VANCOUVER, Aug. 29, (Xinhua) -- Poverty consumes so much mental energy that those who are poor have little remaining brainpower to concentrate on other areas of life, thus are more likely to make bad decisions that worsens their situations, according to a new study.
The study, published Thursday in the journal Science, suggests that when people are exhausted in dealing with tasks like scrounging to pay bills, less "mental bandwidth" remains for education, training, time-management, and other steps that could help break out of the cycles of poverty.
"Previous accounts of poverty have blamed the poor for their personal failings, or an environment that is not conducive to success," said lead author Jiaying Zhao, a professor from the University of British Columbia's Department of Psychology.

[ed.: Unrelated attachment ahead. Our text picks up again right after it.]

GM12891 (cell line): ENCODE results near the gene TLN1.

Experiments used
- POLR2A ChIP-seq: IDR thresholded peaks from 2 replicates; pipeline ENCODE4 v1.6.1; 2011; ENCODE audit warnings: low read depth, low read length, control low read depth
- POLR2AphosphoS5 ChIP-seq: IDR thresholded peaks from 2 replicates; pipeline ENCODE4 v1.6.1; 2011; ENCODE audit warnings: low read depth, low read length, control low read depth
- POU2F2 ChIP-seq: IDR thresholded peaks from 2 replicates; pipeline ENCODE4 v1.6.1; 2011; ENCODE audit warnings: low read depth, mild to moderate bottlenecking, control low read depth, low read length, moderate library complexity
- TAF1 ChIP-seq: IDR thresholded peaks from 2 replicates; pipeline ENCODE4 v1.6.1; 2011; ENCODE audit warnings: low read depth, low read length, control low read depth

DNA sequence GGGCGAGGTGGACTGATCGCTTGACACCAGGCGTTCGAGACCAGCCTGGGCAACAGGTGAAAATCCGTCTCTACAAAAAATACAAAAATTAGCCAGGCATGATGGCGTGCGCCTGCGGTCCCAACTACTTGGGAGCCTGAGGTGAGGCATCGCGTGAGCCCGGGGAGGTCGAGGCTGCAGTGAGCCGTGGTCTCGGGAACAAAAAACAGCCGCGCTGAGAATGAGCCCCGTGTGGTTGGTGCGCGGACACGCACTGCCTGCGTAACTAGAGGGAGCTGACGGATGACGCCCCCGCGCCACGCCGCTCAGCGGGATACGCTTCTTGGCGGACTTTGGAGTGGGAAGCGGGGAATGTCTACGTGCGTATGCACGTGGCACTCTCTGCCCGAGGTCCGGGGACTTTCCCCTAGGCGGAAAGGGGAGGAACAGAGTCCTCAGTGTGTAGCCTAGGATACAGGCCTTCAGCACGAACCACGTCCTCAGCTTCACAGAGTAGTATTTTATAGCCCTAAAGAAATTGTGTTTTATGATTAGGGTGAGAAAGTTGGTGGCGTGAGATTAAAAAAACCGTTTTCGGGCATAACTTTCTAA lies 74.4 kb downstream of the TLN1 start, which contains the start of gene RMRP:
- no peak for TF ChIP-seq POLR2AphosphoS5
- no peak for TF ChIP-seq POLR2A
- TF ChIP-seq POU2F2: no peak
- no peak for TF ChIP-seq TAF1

"We're arguing that being poor can impair cognitive functioning, which hinders individuals' ability to make good decisions and can cause further poverty."
In the study, the researchers found that pressing financial concerns had an immediate negative impact on the ability of low-income individuals to perform on common cognitive and logic tests. On average, a person preoccupied with money problems exhibited a drop in cognitive function similar to a 13-point dip in IQ.
In another series of field experiments, the researchers found that farmers show diminished cognitive performance before getting paid for their harvest, compared to after when they had greater wealth.
These differences in cognitive functioning could not be explained by differences in nutrition, physical exertion, time availability or stress, said the researchers.
They also suggested that services for the poor should better accommodate the strain that poverty places on a person' s mind, such as simpler aid forms and more guidance to receiving assistance.